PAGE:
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Line and Reason- Lucid Review


What is the concept
? Ever since Bejeweled popularized the match-three puzzler in 2001, players have enduringly eliminated patterns of similar items from their screens. Wisely, Lucid abandons the genre’s conventional control method, where players shift the places of two pieces.  Instead, groups of identically-colored blocks are removed when players draw a line through at a group of at least two identically-hued blocks. To prohibit the title from becoming too simplistic, the game has two additional regulations: drawn lines cannot double back on themselves and are required to touch every member of a specifically-colored cluster. As such, Lucid works on two levels- as players struggle to lasso complex shapes while simultaneous influencing the arrangement of the playfield.

To tempt players toward higher scores, a few possibilities for combos are integrated into Lucid. Gamers who purge squares which match the color of a ‘task’ block gradually fill an orb-shaped meter. Once the gauge reaches its limit, the game moves to the next level, giving participants a generous score bonus. Creating a chain with one of the pulsating Lucid blocks can also be used to bring in a fresh batch of squares- however it’s employment can also kill the player’s combo meter. As is the case with some puzzlers, Lucid’s play mechanics are all easily soaked up- which is beneficial, as the game offers only the slightest of pop-up tutorials.


Would I enjoy the game?
Players who prefer a protracted, laid-back, game which can easily fill half an hour should appreciate Lucid’s tranquil vibe. Unlike some puzzlers that demand uninterrupted concentration from the player, the title’s pace is ideally suited for multitasking.

What are the game’s strengths? Remarkably, using a mouse to draw lines is consistently responsive, thanks to the game’s almost imperceptible grid snapping. Even players who couldn’t draw a level line should have no problem controlling Lucid. Spot a better move on the playfield? The game effortlessly allows gamers to retract a move by backtracking.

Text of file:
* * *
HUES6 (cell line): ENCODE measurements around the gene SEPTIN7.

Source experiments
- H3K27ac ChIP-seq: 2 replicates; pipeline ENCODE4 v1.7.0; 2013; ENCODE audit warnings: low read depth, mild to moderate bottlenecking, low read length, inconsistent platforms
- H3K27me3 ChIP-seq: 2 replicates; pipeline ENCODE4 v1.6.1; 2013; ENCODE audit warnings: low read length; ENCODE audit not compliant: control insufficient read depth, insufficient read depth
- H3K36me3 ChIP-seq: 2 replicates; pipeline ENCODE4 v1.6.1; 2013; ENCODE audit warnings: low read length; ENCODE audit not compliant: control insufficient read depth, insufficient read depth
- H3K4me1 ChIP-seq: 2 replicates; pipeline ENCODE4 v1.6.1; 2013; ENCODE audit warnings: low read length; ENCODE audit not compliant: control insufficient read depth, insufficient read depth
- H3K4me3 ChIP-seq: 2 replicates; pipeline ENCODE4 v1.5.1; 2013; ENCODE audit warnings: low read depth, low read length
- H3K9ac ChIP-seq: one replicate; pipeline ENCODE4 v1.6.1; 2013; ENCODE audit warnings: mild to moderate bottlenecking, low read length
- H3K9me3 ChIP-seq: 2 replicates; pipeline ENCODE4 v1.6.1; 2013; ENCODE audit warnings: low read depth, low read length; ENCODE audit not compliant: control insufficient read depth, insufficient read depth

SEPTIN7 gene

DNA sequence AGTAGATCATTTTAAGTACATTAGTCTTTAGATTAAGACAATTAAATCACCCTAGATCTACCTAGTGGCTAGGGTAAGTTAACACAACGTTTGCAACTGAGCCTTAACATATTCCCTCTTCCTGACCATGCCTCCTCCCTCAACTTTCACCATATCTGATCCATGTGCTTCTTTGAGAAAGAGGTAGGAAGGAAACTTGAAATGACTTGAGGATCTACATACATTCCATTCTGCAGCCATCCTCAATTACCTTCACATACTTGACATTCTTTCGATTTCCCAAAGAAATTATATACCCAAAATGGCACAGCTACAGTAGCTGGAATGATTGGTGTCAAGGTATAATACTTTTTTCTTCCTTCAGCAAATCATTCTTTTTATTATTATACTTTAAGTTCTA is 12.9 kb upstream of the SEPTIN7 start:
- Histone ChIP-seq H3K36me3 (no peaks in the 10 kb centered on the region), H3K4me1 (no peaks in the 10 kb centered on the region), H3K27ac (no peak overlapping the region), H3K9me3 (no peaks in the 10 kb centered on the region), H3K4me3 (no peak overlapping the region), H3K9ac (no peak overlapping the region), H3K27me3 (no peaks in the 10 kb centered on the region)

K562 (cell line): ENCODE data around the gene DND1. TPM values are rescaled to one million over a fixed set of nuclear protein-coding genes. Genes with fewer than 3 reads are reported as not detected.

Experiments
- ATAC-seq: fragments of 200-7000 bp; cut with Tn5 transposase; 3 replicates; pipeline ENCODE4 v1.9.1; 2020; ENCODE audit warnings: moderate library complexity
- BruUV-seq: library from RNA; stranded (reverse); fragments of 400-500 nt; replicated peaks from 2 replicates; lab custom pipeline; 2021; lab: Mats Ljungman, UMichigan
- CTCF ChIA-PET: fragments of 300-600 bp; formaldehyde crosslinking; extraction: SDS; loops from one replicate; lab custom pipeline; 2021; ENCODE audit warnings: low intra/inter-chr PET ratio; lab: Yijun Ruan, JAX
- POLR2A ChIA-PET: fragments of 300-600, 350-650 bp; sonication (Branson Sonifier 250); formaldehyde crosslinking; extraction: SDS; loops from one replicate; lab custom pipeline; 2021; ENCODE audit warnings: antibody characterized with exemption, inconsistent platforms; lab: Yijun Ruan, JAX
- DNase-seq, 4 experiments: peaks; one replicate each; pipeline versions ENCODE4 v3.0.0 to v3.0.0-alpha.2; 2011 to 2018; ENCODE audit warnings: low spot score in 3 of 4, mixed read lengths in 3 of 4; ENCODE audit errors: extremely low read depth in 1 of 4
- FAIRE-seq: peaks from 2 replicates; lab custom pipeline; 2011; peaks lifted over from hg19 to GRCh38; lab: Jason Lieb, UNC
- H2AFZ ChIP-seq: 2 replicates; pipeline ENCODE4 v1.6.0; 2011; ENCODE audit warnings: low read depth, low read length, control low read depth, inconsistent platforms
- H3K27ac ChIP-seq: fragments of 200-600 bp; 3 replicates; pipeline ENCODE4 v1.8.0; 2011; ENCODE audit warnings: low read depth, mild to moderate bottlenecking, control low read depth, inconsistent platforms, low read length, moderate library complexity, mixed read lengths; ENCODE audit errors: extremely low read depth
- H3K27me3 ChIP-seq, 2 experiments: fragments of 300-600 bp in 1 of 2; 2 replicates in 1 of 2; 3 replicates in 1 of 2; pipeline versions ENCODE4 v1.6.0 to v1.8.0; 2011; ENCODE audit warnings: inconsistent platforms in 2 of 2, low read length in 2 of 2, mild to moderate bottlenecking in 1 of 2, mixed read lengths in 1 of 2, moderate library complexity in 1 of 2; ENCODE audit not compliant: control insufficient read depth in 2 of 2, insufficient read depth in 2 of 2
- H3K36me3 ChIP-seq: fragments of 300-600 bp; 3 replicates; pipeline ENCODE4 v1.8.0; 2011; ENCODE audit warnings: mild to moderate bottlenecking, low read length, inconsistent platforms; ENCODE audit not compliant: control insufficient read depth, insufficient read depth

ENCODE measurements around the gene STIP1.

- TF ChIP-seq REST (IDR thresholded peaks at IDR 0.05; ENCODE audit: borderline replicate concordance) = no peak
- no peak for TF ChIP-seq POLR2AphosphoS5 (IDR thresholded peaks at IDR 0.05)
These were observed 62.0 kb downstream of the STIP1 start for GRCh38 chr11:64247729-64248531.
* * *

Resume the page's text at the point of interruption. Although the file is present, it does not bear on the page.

What could have been improved?
Regretfully, Lucid’s aesthetics borrow a bit too much from Bejeweled 2’s calming new-age vibe. From the title’s ethereal backdrops, futuristic interface, to a charmingly chilled-out ambient soundtrack, the game’s vibe will be haunting familiar to PopCap fans. Much like Cradle of Rome’s and Puzzle Quest: Challenge of the Warlords’ contextualization of the match-three puzzler to historical and fantastical settings, Lucid would have benefited from a more distinctive backdrop.

Is it worth the money?
Although Lucid would have benefitted from additional game modes, leaderboards, and a competitive element, the game’s offset’s the omissions with a $4.99 USD price. For casual players who aren’t completed fatigued of the block-matching genre, Lucid lives up to its moniker by offering a reasonable, logical way to pass a few empty moments.



About Robert Allen

With over 35 years of gaming experience, Robert ‘DesertEagle’ Allen is Tech-Gaming’s resident worrier/warrior who spends his days teaching at three colleges and his nights devoted to JRPGs.

16 comments

  1. I saw this had a %20 sale lately. Almost bought it.

  2. Played too many of these games to even consider playing another one.

  3. I’d venture that there are more match “X” clones that any other type of game.

  4. You know that Bejeweled was actually a rip-off of at least two other games. It wasn’t the first match 3 game. A little trivia right back at you, Deagle.

    http://multiplayerblog.mtv.com/2011/03/03/popcap-co-founder-on-stealing-bejeweled-offers-up-an-official-drinking-game-for-blitz/

  5. FYI, it’s $4.99 now, not $6.99

    http://store.steampowered.com/app/61100

  6. Does every level have clouds?

  7. What are you smoking

    Put this on XBLA and I’ll but it for the GF no questions asked.

  8. I usually can’t say no to $5 games but with this one I can.

  9. I need a game to relax me after Deus Ex has been stressing the shit out of me with its stealth.

    No, I don’t want to run and gun.

  10. Drawing lines seems perfect for a DS port.

  11. This game would be great for a giveaway. Hint, hint, hint.

  12. HighPriestPepper

    This isn’t the type of game I come here to read about.

  13. Just downloaded this. I’m not a hardcore gamer but like the relaxed casual game. This one is fun, but it does get harder once you hit level 20 or so.